On this day in 2016: 5,000-1 outsiders Leicester win Premier League title

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PA Sport Staff
·2-min read
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Leicester completed one of the most remarkable stories in sport on this day in 2016 when they were crowned top-flight champions for the first time in their 132-year history after Tottenham drew 2-2 at Chelsea.

The Foxes had started the campaign with odds of 5,000-1 of them winning the Premier League, having almost been relegated the season before, but they lost just three league games en route to a fairytale triumph.

It was an unforgettable journey to the top of English football for a club who only five years previously had finished 10th in the Championship.

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The £1million signing of Fleetwood striker Jamie Vardy – a record for a non-league player – in May 2012 proved an inspired one as he helped the Foxes rise up through the ranks.

After play-off heartbreak in 2013, Leicester secured promotion the following campaign under Nigel Pearson by winning the Championship title with a 102-point total.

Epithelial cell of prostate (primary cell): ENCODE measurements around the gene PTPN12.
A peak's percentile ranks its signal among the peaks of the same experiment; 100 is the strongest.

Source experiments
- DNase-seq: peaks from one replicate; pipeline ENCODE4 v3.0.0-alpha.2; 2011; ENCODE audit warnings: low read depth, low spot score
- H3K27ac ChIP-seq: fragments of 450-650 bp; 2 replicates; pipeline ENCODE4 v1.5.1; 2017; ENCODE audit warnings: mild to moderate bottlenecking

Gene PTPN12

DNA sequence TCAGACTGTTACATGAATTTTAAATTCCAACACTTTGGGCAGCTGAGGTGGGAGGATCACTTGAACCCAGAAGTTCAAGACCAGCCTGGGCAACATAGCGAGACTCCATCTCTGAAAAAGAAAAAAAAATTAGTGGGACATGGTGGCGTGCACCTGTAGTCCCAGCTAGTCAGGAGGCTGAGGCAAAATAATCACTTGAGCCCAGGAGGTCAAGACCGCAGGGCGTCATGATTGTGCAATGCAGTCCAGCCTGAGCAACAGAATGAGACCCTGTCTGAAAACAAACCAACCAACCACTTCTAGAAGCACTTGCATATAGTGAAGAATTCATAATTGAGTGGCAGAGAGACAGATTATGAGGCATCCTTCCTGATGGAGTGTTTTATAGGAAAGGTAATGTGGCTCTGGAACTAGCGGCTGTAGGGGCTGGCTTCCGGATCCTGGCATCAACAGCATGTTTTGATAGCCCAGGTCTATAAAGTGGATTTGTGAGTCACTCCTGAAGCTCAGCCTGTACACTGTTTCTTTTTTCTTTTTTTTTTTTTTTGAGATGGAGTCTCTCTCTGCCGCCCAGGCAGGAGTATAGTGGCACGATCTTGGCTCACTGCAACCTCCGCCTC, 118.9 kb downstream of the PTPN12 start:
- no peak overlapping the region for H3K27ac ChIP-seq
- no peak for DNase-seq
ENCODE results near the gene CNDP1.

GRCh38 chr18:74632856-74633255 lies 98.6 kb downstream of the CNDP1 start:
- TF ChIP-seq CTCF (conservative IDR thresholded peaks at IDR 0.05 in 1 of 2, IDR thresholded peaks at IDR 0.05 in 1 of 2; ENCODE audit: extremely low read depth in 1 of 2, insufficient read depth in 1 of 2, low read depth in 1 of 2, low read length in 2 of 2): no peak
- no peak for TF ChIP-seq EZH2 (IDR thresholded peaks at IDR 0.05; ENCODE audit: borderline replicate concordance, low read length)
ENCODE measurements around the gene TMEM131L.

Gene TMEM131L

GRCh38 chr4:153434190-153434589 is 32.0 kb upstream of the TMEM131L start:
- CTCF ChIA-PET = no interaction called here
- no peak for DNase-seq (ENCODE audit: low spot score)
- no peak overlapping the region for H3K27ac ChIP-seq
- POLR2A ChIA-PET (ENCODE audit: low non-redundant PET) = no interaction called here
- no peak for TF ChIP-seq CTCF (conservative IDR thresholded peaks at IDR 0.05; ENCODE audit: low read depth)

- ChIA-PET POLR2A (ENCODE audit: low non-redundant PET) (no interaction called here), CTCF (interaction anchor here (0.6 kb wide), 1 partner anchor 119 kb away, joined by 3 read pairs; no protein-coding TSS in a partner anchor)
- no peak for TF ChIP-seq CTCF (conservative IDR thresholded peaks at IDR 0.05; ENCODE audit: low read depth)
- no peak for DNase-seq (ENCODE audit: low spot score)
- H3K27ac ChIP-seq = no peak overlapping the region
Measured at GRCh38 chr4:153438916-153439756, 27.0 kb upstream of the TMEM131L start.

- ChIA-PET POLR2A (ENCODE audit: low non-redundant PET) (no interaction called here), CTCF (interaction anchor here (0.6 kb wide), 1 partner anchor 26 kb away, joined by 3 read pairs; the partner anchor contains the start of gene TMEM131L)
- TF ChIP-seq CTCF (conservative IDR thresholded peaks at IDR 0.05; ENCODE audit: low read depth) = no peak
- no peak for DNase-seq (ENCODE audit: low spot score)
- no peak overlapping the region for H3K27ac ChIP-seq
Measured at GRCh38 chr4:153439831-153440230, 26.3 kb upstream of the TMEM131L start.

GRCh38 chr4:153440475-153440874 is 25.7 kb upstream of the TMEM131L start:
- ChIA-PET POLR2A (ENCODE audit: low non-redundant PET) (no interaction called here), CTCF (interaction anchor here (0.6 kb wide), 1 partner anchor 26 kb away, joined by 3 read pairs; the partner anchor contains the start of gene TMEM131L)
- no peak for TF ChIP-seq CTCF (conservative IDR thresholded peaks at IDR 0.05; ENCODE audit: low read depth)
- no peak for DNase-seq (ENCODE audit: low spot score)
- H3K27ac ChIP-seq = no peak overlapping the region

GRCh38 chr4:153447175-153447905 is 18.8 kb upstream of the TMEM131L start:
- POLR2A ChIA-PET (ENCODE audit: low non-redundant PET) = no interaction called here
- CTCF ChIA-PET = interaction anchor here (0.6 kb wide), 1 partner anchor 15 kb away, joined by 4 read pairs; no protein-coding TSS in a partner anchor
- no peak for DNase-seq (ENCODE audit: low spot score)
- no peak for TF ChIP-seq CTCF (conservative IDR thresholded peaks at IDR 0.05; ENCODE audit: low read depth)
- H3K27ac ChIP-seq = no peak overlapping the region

However, they looked in danger of an immediate return as during the 2014-15 season they were bottom of the Premier League for 140 days before winning seven of their last nine matches to climb out of the drop zone.

Jamie Vardy proved an inspired signing for the Foxes
Jamie Vardy proved an inspired signing for the Foxes (Mike Egerton/PA)

A change of management in the summer of 2015 saw Pearson, who had been at the club since 2011, sacked in favour of Claudio Ranieri ahead of the historic 2015-16 season.

Leicester began the campaign with a 4-2 win over Sunderland and suffered just one defeat in their opening 17 matches. In October, Leicester were fifth and, with Vardy becoming the first player to score in 11 successive Premier League matches, the Foxes continued to remain amongst the frontrunners.

Ranieri’s side kept their run going and were within touching distance of the title at the start of May.

They were unable to seal their place in history with a win over Manchester United at Old Trafford, drawing 1-1, but were crowned champions the following day when second-placed Tottenham, having been 2-0 up, drew with reigning champions Chelsea at Stamford Bridge.